Our approach to teaching Atomic America sought to nuance the traditional curriculum in five intersecting ways:
1. Through an interdisciplinary approach, we read across the disciplines of history, anthropology, geography, geology, ecology, and environmental health sciences.
2. At an institute of mining and technology, it makes sense to focus on mining technology, among other applied sciences and engineering involved in the entire cradle-to-grave lifetime of nuclear things
3. New Mexico is an exceptional place in the Cold War history of the US. Because the students and the instructor are situated in New Mexico, this course takes a place-based approach to learning by identifying literature that focuses on how nuclear development and radioactive nation building took course within the state of New Mexico, selecting local sites for our collaborative case studies, and collectively considering how the state scale of analysis reflects a national and international history of nuclear development.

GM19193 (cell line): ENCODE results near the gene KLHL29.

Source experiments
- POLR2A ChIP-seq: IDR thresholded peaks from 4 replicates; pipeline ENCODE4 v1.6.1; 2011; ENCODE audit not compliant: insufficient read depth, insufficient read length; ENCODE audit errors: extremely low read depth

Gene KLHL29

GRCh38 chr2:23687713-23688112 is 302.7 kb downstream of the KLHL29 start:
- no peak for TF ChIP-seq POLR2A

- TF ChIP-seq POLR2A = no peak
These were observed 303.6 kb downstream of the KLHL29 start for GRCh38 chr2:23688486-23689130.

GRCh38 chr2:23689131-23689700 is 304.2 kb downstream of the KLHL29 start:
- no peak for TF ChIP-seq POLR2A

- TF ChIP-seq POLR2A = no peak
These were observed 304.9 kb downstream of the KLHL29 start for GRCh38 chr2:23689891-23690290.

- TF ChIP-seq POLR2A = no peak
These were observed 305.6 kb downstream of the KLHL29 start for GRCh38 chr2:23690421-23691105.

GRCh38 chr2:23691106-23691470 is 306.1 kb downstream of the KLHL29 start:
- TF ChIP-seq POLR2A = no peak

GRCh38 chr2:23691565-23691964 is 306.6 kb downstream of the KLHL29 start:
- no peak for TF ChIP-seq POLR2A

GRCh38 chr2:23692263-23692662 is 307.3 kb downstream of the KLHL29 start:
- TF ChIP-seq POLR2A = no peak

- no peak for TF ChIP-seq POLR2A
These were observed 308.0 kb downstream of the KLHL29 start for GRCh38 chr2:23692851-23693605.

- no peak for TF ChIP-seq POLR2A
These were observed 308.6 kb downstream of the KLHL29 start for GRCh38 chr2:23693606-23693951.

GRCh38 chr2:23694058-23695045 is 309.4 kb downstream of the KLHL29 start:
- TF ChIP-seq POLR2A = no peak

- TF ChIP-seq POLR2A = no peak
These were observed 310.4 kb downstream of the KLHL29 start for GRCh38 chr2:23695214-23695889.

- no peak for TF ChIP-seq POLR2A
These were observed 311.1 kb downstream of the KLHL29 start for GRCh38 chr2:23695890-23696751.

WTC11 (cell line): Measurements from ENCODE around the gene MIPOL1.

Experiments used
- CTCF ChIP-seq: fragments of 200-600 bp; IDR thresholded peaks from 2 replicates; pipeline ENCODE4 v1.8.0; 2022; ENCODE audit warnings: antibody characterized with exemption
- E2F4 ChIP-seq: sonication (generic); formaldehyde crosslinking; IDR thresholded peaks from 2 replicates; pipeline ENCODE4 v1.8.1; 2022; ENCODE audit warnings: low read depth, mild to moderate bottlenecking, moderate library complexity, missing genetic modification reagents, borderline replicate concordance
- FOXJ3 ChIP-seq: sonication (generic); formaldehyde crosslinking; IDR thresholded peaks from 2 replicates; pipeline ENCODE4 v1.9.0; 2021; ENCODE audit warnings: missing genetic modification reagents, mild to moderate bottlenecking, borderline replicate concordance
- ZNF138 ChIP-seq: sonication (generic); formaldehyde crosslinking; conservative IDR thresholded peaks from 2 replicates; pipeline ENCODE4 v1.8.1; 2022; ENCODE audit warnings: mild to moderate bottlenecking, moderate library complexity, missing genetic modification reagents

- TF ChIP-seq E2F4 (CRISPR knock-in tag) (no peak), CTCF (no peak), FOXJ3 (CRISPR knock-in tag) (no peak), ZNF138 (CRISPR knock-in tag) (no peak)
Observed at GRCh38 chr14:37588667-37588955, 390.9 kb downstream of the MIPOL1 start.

4. The acquisition of raw materials and the extraction of uranium ore resources are scarcely mentioned in the historical record of the atomic age, and virtually absent in Atomic America courses. In this course, we foreground this area of ignorance by focusing on geologic memoirs that have kept rigorous records on how uranium mining in the US Southwest contributed to the Manhattan Project and subsequent radioactive nation building.
5. A final contribution of our work to the Atomic America tradition is a focus on the ongoing environmental health legacies of uranium mining and milling, among other nuclear “sacrifice zones,” and the interdisciplinary environmental and biomedical sciences and engineering involved in monitoring and managing uranium mine waste and mill tailings.
revise before publication
De Pree, Thomas. 2021. I. Five Nuances to the Traditional “Atomic America” Course. In Afterlife of Atomic America. Disaster STS Research Network.
Thomas De Pree, "I. Five Nuances to the Traditional “Atomic America” Course", contributed by Thomas De Pree and Tim Schütz, Disaster STS Network, Platform for Experimental Collaborative Ethnography, last modified 22 January 2021, accessed 22 January 2022.